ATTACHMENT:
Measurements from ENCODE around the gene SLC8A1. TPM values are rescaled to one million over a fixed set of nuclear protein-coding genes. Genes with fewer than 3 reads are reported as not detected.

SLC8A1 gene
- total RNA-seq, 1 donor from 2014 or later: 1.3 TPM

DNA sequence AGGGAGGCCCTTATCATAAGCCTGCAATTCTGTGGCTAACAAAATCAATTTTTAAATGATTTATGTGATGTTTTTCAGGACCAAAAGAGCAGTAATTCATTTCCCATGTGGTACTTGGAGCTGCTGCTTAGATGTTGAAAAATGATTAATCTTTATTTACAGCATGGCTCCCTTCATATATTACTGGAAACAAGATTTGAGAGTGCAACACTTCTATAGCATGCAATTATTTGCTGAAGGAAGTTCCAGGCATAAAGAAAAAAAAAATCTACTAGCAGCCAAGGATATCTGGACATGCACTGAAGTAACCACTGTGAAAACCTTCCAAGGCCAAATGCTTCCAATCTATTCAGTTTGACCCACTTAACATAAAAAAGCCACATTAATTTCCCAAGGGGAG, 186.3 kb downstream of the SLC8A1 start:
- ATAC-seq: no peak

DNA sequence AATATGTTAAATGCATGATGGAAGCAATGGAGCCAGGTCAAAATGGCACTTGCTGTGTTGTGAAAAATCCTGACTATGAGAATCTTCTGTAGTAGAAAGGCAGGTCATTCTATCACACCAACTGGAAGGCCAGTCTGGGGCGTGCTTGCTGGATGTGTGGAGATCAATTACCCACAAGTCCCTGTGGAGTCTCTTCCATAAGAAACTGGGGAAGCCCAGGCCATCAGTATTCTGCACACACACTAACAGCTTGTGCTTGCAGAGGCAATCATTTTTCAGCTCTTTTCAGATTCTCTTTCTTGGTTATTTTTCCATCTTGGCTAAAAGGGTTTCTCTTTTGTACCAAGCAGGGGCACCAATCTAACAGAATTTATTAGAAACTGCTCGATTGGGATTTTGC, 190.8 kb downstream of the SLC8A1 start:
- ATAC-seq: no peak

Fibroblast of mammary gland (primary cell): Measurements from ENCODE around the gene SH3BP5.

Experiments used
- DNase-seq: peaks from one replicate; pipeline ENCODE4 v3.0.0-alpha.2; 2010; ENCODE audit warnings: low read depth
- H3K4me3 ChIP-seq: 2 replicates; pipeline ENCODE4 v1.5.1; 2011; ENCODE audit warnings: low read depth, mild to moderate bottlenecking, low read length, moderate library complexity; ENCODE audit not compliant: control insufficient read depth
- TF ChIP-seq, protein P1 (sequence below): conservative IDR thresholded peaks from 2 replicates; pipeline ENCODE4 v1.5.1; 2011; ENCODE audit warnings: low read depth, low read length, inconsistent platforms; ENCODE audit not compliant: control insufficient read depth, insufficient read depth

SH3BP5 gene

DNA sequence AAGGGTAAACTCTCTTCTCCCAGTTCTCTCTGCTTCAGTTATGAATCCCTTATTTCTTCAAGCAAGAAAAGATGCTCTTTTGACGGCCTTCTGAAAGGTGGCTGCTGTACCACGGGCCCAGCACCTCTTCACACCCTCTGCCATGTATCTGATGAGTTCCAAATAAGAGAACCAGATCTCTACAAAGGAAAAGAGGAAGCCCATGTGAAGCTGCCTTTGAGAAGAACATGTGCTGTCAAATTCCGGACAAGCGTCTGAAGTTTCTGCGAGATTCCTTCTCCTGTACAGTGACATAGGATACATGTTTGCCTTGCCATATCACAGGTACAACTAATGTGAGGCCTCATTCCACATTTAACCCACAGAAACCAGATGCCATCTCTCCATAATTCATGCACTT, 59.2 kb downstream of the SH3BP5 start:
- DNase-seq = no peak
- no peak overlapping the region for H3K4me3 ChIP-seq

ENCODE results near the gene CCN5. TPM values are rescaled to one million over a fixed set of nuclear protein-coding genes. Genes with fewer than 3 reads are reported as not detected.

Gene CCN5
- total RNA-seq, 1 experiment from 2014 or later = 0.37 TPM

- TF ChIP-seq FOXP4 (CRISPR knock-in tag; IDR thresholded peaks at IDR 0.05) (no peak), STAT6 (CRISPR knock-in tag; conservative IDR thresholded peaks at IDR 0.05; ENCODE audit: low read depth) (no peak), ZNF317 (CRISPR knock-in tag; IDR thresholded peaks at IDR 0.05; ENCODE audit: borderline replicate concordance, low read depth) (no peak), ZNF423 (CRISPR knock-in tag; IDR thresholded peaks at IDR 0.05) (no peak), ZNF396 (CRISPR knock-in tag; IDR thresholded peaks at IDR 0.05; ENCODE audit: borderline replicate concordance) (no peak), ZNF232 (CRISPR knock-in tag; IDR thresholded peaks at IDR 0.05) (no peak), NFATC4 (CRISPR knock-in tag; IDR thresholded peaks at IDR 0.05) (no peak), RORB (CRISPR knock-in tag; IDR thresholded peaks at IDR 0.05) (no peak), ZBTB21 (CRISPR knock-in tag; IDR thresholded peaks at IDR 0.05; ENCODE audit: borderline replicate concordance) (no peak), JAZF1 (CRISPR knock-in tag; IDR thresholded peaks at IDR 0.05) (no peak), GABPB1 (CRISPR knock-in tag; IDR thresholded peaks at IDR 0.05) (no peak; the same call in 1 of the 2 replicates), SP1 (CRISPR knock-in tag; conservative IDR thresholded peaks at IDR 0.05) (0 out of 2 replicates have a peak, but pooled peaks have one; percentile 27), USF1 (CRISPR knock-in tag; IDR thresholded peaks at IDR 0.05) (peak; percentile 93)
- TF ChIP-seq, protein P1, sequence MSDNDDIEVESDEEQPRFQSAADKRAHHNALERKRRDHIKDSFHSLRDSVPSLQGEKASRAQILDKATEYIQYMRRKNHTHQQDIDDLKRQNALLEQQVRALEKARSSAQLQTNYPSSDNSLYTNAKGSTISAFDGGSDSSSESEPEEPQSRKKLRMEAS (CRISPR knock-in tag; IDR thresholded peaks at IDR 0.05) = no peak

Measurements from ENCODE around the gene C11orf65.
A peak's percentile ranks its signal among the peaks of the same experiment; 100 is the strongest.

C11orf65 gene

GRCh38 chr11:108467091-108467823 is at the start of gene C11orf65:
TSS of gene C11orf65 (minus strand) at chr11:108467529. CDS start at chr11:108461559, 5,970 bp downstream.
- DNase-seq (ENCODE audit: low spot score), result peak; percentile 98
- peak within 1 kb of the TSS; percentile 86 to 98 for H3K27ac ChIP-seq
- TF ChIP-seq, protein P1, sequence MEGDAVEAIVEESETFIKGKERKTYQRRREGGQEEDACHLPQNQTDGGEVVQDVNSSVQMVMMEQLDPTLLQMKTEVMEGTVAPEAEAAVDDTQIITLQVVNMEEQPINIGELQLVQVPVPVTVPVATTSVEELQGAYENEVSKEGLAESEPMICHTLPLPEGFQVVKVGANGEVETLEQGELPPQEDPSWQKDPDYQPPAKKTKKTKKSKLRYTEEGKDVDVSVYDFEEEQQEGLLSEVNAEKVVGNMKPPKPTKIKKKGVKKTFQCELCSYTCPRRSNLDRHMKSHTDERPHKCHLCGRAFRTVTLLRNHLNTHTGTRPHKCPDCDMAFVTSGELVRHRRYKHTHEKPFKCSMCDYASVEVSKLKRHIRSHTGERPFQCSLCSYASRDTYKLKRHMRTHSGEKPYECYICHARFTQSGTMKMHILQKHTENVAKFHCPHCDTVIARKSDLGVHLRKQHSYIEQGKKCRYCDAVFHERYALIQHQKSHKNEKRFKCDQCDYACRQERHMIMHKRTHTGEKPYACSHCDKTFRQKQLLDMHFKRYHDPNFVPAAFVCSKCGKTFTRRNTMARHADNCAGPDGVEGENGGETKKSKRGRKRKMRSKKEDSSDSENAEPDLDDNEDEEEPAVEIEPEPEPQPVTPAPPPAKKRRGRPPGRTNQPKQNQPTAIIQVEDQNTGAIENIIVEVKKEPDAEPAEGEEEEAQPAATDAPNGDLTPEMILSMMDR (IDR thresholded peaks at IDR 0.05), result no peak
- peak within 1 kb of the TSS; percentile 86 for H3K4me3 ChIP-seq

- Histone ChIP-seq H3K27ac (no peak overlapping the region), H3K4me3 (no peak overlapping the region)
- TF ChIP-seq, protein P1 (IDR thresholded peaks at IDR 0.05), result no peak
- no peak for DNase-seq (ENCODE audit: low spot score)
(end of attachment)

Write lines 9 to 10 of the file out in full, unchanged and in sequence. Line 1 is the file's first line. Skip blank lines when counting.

Experiments used
- DNase-seq: peaks from one replicate; pipeline ENCODE4 v3.0.0-alpha.2; 2010; ENCODE audit warnings: low read depth